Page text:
The story of how classic album 'London Calling' was created at a studio in Highbury by punk pioneers The Clash is to be brought to life in a new movie biopic.
Award-winning writer Jez Butterworth - whose play Jerusalem has recently transferred to Broadway - is to script the film to be made by the company behind successes like 'Tamara Drewe' and 'The Other Boleyn Girl'.
Former Clash stars Paul Simonon and Mick Jones, who have now joined the line-up of Gorillaz, are executive producers and advisors for the film, which will be called London Calling.
The album was the band's third release and saw the quartet leaving behind the three-chord crunching and sloganeering of their early days and embracing jazz, blues and reggae.
It was famously named the greatest release of the 1980s by Rolling Stone magazine, despite being released in the UK in 1979.
'London Calling' saw the band team up with colourful music industry figure Guy Stevens who produced the double album at the now-closed Wessex Studios in Highbury, north London.
Stevens - a heavy drinker - was noted for his unconventional methods in the studio and Jones has recalled how the producer would wave a ladder around or throw chairs against the wall.
He also emptied a bottle of red wine into an expensive piano. The sprawling album proved to be a high point of the band's career and led to them finding success in the US.
The film has not yet been cast but will begin filming next year. It is to be made by Ruby Film and Television, which has scored a number of successes in recent years and is one of the UK's most prolific production companies.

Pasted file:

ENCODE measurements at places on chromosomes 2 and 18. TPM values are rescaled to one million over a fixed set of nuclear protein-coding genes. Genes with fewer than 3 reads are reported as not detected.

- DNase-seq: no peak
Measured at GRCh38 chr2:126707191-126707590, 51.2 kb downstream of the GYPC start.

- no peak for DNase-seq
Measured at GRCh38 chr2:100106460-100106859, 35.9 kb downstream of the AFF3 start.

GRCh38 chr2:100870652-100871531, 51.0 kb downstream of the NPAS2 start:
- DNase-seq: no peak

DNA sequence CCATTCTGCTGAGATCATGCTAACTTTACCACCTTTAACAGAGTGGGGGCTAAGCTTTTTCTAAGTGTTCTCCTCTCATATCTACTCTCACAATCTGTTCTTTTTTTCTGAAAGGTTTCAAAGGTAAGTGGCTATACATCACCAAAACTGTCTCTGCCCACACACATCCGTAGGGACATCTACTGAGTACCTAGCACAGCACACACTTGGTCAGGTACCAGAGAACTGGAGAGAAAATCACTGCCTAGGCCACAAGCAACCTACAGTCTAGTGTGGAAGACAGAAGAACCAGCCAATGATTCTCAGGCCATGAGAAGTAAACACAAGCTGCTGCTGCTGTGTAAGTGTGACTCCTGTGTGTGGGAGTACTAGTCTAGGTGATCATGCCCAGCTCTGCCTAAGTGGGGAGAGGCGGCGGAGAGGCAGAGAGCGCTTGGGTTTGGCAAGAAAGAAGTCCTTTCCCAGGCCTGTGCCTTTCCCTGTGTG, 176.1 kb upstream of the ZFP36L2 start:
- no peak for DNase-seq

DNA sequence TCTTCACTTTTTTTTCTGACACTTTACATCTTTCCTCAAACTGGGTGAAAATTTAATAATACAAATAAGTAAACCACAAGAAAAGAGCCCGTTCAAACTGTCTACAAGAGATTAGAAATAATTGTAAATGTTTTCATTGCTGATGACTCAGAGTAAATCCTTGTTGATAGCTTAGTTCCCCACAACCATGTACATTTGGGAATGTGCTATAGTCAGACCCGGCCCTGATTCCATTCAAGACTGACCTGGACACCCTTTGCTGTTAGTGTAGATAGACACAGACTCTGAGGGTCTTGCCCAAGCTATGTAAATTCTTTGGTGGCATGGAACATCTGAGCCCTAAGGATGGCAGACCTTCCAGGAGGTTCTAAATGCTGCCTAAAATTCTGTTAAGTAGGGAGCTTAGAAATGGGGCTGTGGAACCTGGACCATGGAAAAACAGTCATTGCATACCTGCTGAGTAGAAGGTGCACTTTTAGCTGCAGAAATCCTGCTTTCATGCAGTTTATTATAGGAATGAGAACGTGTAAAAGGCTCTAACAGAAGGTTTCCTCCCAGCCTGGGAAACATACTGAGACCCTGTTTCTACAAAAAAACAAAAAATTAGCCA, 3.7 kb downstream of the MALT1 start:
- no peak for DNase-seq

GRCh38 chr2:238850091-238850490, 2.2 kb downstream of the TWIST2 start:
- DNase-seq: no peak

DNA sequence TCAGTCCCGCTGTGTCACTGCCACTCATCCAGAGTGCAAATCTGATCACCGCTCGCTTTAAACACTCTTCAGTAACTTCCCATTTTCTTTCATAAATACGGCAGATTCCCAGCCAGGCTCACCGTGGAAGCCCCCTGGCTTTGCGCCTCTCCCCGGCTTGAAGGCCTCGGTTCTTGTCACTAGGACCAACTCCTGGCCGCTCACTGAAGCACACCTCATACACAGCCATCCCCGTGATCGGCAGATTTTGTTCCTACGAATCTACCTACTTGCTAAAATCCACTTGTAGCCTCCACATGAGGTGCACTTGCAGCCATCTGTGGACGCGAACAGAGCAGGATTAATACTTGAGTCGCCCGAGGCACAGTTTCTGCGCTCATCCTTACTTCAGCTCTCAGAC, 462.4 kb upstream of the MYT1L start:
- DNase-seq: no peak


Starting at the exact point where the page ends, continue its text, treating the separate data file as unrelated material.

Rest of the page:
Producer of the film Alison Owens said: "Fans of The Clash all over the world have been waiting a long time to see their extraordinary story played out properly and accurately on the big screen. We're happy that Mick and Paul have given the project their blessing and are on board to help steer the ship."
Members of the band have been involved in a number of film projects. They were heavily involved with the movie 'Rude Boy', and starred in their own low-budget film 'Hell W10'.
Late frontman Joe Strummer also had a number of acting roles including Alex Cox's movie 'Straight To Hell'. Strummer died of a heart attack in 2002.
Butterworth's screenplay is being supported by the soon-to-be-axed UK Film Council.
The writer won a Laurence Olivier Award in 1995 for his first play 'Mojo', and he will also be a producer on 'London Calling'.
The Clash came to a messy end when Strummer sacked guitarist Jones after hit album 'Combat Rock'. Strummer and bass player Simonon continued with hired hands but the group fell apart after a poorly received final sixth album, 'Cut The Crap'.